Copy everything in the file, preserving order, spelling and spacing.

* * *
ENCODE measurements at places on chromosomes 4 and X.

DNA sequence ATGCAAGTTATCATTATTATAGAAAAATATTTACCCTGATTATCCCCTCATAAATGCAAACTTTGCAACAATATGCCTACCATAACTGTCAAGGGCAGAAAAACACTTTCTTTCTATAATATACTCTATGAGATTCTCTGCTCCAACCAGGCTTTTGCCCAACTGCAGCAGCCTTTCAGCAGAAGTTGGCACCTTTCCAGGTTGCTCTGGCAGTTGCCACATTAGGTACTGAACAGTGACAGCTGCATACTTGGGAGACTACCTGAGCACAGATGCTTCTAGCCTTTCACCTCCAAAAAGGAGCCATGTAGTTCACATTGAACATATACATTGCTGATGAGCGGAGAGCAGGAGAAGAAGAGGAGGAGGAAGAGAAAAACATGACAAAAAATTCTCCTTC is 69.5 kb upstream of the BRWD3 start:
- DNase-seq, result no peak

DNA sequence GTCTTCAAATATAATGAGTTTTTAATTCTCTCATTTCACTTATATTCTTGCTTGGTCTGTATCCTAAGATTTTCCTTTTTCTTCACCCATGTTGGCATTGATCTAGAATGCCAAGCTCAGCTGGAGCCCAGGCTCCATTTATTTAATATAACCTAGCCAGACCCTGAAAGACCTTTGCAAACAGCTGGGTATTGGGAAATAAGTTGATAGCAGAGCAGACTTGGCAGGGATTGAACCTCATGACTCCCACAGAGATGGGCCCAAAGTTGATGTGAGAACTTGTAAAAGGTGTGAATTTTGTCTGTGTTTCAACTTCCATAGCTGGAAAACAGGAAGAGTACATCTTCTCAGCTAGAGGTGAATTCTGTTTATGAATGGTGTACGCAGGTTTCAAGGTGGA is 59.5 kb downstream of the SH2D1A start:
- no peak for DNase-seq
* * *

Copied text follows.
ENCODE measurements at places on chromosomes 4 and X.

DNA sequence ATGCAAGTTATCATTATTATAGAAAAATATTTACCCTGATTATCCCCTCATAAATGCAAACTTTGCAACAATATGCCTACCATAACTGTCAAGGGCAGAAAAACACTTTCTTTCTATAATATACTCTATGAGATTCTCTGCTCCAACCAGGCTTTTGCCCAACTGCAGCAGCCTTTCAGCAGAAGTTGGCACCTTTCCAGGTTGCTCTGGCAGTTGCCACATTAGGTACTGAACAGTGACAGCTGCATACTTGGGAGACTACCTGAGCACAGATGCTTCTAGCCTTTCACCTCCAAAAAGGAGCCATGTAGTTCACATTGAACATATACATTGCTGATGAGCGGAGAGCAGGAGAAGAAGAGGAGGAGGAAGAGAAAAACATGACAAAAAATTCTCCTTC is 69.5 kb upstream of the BRWD3 start:
- DNase-seq, result no peak

DNA sequence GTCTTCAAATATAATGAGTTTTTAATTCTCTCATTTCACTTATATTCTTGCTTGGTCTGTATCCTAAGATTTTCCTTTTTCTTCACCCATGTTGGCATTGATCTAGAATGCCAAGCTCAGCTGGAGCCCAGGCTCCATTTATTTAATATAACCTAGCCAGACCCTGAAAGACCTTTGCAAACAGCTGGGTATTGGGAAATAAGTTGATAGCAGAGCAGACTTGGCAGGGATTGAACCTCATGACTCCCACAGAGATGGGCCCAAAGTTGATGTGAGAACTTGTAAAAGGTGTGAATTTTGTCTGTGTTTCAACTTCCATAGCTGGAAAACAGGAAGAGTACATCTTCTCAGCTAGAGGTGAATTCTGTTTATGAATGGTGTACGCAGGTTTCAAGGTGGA is 59.5 kb downstream of the SH2D1A start:
- no peak for DNase-seq